Mastering 101 : Compression

Every Monday, we will be looking at one of these mastering topics, if you missed it, click on the topic below to catch up:

  1. What is mastering?
  2. Signal Flow & Metering
  3. EQ
  4. Compression
  5. Limiting
  6. Preparation

This week, we look at Compression.

There are plenty of tutorials and articles out there about compression, what it is and what it isn’t. This week, we are going to focus specifically on compression for mastering and how we can approach it as you D.I.Y your own masters.


Know What a Compressor Does

  • A compressor reduces the dynamic range of a mix. This means the difference between the loudest and softest parts of your mix would be less resulting in mix with lesser dynamics and movement. The trade off here is that, with a lesser dynamic range, you can push the mix louder by compressing.
  • That matters in mastering. Compression can do many other things like make something more punchy, increase detail or make things sound fuller, but in mastering a compressor makes things louder.
  • Although mastering engineers use limiters to make mixes louder, solely using a limiter to do all the legwork will produce unwanted effects such as pumping and distortion. But splitting the work between a compressor and limiter would yield a more natural result.

Does The Mix Need Compression?

  • About 80% of the mixes now come in so hot and slammed that you a compressor is not required. Use your ears when you get a mix, if you find that the mix itself is already pretty compressed, adding mastering compression probably wouldn’t help it much.
  • Getting hold of a Dynamic Range meter such as Brainworx’s bx_meter will help you calculate the dynamic range of your mix / master. The lower the number, the less dynamic.


How Much Compression?

  • In truth, mastering engineers hardly use any compression. Even if they do, it is at low ratios and high thresholds.
  • Here’s some general guidelines, if you want to use compression while mastering:
    • Start your ratio at 1.25:1 or 1.5:1. Going past a ratio of more than 2:1 is not recommended.
    • Set your threshold pretty high so that you are getting at most 2dB of gain reduction.
    • Use your ears! If you apply compression and do not like how it changes your master, take it out!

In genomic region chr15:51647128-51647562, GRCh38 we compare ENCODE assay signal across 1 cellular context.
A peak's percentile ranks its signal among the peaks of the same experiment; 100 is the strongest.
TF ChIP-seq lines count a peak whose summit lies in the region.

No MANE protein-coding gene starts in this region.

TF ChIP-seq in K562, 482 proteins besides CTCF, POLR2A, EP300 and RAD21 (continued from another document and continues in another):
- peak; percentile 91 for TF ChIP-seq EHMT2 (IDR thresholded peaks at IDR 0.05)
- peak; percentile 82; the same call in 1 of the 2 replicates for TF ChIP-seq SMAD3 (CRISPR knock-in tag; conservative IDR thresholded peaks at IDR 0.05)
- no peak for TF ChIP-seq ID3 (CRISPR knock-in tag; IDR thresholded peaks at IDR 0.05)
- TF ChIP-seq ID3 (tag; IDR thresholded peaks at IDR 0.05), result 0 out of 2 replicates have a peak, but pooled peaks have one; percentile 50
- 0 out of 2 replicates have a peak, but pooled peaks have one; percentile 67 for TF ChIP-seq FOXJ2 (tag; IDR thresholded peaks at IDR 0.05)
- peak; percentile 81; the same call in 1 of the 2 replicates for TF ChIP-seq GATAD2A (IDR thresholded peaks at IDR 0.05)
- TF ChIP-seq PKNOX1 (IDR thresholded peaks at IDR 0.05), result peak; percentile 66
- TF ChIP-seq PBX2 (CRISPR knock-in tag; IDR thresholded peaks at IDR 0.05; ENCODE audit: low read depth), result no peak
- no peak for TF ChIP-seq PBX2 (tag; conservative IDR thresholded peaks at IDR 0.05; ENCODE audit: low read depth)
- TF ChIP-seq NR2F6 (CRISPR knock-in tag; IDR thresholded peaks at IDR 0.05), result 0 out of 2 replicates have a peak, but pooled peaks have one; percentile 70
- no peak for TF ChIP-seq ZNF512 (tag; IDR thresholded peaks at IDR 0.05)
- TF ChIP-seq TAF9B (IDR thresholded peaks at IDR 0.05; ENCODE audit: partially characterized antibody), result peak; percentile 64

• Keep asking yourself after every move – “Am I making the music sound better?”

Multi-Band vs Single-Band Compression

  • Pros of a multi-band:
    1. Isolated Individual Bands Across Frequencies.
      • As you know, compressors react differently to different frequencies. For example bass frequencies are longer in wavelength and having a band to process the low-end without affecting the rest of the frequencies is ideal.
    2. Use Different Settings across Different Bands:
      • With a multi-band compressor, you can set different attack, release and threshold settings for the different bands. You can divide the frequency bands into 3 or 4 bands (low, low-mids, mids and highs)
    3. Tailoring Compression to your Program Mix
      • Because multi-band gives you the ability to set different settings for each band, you are essentially tailoring your compression specifically for your mix.
  • Cons of a multi-band:
    1. Many Bands can be Your Enemy Too
      • For a multi-band to work, a plug in needs to use crossover filters to separate your audio into different bands. Anytime you run audio through a filter, you lose a little bit of fidelity. It adds a little bit of ringing, noise and distortion.
    2. Over Processing can Mess Things Up
      • With mastering, the number one rule is not to over process. Over processing of a multi-band comp can easily skew the frequency and phase of your master and cause it to lose fidelity. I would recommend only using a multi-band compressor if you really know what you’re doing.

Summing it Up

  • Compression can be a useful tool, if your ears tell you that the mix needs it.
  • Make use of M/S processing to perhaps tame a vocal in a mix if you think it is too dynamic.
  • Work in moderation. Try not to over process and keep the gain reduction to not more than 2dB.

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February 22, 2016

Reuben Raman Product Marketing Manager at Splice